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[slen-der] /ˈslɛn dər/
adjective, slenderer, slenderest.
having a circumference that is small in proportion to the height or length:
a slender post.
thin or slight; light and graceful:
slender youths.
small in size, amount, extent, etc.; meager:
a slender income.
having little value, force, or justification:
slender prospects.
thin or weak, as sound.
Origin of slender
1300-50; Middle English slendre, sclendre < ?
Related forms
slenderly, adverb
slenderness, noun
unslender, adjective
2. Slender, slight, slim imply a tendency toward thinness. As applied to the human body, slender implies a generally attractive and pleasing thinness: slender hands. Slight often adds the idea of frailness to that of thinness: a slight, almost fragile, figure. Slim implies a lithe or delicate thinness: a slim and athletic figure. 4. trivial, trifling. 5. fragile, feeble, fine, delicate, flimsy.
2. fat, stocky. Unabridged
Based on the Random House Dictionary, © Random House, Inc. 2015.
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Examples from the Web for slender
Contemporary Examples
Historical Examples
  • In my opinion, and most certainly in his own, these pretensions were but slender.

  • Strange, by what slender threads our lives are knitted to each other!

    Malbone Thomas Wentworth Higginson
  • He held on grimly, crushing the life out of the slender writhing form until it ceased to quiver and throb, and hung limp.

    Lives of the Fur Folk M. D. Haviland
  • The Road-Runner balanced on his slender legs and cocked his head trailwise.

    The Trail Book Mary Austin
  • Still she was a slender, fragile little creature, and you saw that the rude winds of life had swept too early over her.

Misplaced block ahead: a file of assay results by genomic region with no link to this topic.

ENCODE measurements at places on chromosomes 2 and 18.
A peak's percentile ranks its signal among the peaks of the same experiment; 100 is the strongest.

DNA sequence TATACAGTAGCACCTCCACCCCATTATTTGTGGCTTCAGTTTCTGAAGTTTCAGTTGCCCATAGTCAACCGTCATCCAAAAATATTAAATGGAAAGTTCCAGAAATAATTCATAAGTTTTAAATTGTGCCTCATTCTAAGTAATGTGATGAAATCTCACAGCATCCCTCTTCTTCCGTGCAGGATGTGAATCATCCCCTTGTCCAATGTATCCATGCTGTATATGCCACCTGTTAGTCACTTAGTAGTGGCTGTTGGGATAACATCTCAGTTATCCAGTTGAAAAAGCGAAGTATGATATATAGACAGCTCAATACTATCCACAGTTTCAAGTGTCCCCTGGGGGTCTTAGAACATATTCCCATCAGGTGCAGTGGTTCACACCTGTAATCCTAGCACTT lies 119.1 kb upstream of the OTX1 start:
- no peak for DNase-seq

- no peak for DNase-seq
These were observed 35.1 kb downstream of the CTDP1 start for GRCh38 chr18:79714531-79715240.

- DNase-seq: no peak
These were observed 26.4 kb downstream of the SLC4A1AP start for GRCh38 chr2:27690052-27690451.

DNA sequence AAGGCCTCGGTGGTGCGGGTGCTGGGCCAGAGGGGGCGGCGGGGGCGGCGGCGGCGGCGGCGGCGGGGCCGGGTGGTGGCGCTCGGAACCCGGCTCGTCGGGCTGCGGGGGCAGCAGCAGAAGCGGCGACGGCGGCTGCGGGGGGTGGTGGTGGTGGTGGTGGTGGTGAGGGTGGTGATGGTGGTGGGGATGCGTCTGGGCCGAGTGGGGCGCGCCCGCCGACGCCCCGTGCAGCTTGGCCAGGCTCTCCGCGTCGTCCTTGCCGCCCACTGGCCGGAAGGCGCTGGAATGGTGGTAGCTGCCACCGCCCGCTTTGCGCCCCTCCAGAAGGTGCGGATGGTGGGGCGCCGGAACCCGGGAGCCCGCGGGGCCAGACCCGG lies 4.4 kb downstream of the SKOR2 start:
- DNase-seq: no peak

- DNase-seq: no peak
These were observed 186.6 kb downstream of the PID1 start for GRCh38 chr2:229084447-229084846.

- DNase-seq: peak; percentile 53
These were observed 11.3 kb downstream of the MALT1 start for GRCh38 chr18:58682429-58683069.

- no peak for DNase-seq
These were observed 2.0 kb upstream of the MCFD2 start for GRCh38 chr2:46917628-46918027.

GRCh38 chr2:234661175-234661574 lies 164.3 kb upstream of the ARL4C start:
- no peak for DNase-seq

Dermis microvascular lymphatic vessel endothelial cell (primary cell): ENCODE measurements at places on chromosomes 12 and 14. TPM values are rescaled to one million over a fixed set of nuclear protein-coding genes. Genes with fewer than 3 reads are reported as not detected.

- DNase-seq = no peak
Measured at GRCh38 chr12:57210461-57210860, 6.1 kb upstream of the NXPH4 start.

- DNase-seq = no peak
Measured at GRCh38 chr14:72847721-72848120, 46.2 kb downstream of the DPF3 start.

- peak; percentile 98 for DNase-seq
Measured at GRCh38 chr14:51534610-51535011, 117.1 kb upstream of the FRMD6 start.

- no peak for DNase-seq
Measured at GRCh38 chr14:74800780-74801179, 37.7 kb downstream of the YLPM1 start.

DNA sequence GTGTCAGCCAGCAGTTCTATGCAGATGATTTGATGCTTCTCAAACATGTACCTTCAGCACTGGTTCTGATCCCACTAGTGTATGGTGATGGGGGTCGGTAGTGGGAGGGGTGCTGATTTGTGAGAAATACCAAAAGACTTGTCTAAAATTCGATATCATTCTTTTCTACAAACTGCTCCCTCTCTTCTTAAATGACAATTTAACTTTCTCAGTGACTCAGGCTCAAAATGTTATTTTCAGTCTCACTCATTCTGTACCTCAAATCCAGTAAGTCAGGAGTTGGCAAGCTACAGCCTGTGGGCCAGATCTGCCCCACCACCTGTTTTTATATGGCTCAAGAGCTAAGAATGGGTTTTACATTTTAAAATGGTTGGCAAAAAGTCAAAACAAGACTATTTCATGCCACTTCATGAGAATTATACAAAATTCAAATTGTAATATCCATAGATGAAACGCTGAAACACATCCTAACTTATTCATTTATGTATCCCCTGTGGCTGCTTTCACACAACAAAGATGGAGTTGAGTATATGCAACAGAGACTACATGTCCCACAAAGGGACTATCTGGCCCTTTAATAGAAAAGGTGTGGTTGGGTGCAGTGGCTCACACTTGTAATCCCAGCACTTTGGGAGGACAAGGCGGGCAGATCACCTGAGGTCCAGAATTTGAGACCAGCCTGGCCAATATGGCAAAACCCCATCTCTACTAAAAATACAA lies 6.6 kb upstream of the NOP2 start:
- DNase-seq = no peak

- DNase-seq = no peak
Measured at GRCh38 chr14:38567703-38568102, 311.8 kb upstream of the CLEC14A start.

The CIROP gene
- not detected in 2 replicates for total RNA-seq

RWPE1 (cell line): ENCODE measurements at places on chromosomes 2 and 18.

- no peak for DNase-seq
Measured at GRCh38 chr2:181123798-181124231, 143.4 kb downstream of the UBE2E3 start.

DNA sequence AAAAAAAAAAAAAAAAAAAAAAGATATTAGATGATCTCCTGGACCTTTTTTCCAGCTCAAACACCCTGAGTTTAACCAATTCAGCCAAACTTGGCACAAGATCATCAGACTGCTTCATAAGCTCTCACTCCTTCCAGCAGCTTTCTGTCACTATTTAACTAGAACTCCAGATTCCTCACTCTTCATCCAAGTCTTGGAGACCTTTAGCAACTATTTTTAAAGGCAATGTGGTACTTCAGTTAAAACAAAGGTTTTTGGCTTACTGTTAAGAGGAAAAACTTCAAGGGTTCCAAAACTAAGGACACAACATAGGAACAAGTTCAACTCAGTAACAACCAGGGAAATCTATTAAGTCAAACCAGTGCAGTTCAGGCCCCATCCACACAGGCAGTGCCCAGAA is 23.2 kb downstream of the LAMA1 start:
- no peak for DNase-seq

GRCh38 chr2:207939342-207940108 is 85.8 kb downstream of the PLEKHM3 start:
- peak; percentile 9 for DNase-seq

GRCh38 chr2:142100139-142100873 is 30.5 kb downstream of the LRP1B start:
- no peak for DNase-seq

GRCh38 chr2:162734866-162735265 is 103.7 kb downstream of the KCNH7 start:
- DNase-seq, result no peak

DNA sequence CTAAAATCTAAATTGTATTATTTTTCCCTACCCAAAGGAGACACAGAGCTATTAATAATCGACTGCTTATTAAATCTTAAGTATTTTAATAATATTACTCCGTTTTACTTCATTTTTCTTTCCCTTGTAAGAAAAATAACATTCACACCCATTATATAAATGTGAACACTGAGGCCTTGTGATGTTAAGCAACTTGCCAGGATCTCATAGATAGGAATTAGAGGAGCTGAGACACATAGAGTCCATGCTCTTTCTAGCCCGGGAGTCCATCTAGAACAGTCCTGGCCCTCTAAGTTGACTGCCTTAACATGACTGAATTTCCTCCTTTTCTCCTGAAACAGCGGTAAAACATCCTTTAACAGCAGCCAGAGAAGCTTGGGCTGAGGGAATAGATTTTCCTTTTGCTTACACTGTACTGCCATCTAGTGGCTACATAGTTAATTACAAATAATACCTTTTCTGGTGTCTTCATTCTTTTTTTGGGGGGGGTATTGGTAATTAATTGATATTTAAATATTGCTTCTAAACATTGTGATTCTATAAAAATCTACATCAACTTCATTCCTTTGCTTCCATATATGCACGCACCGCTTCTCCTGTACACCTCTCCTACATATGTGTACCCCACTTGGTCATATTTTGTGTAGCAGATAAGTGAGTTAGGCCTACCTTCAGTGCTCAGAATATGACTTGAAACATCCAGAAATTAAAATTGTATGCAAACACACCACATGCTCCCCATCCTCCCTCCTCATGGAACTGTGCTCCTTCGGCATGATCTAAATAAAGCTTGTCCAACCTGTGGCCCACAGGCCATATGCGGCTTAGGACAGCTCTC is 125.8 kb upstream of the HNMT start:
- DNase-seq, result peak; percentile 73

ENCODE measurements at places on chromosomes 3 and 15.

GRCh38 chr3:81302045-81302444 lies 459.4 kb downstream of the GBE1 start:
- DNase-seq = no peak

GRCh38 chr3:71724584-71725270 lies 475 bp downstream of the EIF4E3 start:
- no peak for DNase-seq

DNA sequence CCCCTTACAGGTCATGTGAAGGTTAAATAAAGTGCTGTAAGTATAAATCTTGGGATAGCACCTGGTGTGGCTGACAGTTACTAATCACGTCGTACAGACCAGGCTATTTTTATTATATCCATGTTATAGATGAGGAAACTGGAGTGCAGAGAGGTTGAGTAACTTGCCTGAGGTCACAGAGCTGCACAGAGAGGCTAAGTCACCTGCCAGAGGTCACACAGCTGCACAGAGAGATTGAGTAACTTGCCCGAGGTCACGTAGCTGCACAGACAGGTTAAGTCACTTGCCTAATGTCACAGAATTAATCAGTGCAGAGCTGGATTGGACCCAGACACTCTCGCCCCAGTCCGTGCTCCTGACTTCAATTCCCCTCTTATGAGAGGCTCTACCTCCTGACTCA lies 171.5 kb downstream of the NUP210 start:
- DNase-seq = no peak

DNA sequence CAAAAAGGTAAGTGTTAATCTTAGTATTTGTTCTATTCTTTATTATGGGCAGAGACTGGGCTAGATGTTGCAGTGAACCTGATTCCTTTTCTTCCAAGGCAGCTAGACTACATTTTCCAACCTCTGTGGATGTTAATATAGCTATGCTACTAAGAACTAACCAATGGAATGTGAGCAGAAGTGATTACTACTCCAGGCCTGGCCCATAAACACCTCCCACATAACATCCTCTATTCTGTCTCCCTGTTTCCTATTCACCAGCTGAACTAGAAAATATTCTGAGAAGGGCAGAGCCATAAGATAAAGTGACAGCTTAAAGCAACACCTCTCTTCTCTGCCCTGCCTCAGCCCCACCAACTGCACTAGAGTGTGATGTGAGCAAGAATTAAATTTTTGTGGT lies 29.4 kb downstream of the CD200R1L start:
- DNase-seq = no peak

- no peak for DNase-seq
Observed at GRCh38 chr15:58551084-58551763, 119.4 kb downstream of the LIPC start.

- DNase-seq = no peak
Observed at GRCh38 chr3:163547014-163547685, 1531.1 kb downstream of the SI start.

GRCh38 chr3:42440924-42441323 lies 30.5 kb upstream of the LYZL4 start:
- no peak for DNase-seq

Fashion and Famine Ann S. Stephens
British Dictionary definitions for slender


of small width relative to length or height
(esp of a person's figure) slim and well-formed
small or inadequate in amount, size, etc: slender resources
(of hopes, etc) having little foundation; feeble
very small: a slender margin
(of a sound) lacking volume
(phonetics) (now only in Irish phonology) relating to or denoting a close front vowel, such as i or e
Derived Forms
slenderly, adverb
slenderness, noun
Word Origin
C14 slendre, of unknown origin
Collins English Dictionary - Complete & Unabridged 2012 Digital Edition
© William Collins Sons & Co. Ltd. 1979, 1986 © HarperCollins
Publishers 1998, 2000, 2003, 2005, 2006, 2007, 2009, 2012
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Word Origin and History for slender

c.1400, earlier sclendre (late 14c.), probably from a French source, often said to be from Old French esclendre "thin, slender," which could be from Old Dutch slinder, but the connections, and even the existence of these words, is doubtful. Related: Slenderly; slenderness.

Online Etymology Dictionary, © 2010 Douglas Harper
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